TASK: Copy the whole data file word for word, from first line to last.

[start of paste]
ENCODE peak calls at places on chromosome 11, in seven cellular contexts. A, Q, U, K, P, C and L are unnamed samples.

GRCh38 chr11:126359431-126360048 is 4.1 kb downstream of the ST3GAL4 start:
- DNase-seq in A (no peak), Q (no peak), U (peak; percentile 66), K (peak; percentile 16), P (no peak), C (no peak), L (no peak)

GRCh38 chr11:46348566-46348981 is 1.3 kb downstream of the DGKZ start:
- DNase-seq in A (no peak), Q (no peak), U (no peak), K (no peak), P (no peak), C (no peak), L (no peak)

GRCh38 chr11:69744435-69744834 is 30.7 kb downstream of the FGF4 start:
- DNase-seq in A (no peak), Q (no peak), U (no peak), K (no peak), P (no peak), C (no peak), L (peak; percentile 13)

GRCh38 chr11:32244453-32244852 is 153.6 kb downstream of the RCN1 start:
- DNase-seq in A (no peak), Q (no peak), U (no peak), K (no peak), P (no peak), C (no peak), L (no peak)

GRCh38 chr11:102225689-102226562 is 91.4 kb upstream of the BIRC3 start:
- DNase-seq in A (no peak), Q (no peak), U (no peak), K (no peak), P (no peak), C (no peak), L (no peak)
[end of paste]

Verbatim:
ENCODE peak calls at places on chromosome 11, in seven cellular contexts. A, Q, U, K, P, C and L are unnamed samples.

GRCh38 chr11:126359431-126360048 is 4.1 kb downstream of the ST3GAL4 start:
- DNase-seq in A (no peak), Q (no peak), U (peak; percentile 66), K (peak; percentile 16), P (no peak), C (no peak), L (no peak)

GRCh38 chr11:46348566-46348981 is 1.3 kb downstream of the DGKZ start:
- DNase-seq in A (no peak), Q (no peak), U (no peak), K (no peak), P (no peak), C (no peak), L (no peak)

GRCh38 chr11:69744435-69744834 is 30.7 kb downstream of the FGF4 start:
- DNase-seq in A (no peak), Q (no peak), U (no peak), K (no peak), P (no peak), C (no peak), L (peak; percentile 13)

GRCh38 chr11:32244453-32244852 is 153.6 kb downstream of the RCN1 start:
- DNase-seq in A (no peak), Q (no peak), U (no peak), K (no peak), P (no peak), C (no peak), L (no peak)

GRCh38 chr11:102225689-102226562 is 91.4 kb upstream of the BIRC3 start:
- DNase-seq in A (no peak), Q (no peak), U (no peak), K (no peak), P (no peak), C (no peak), L (no peak)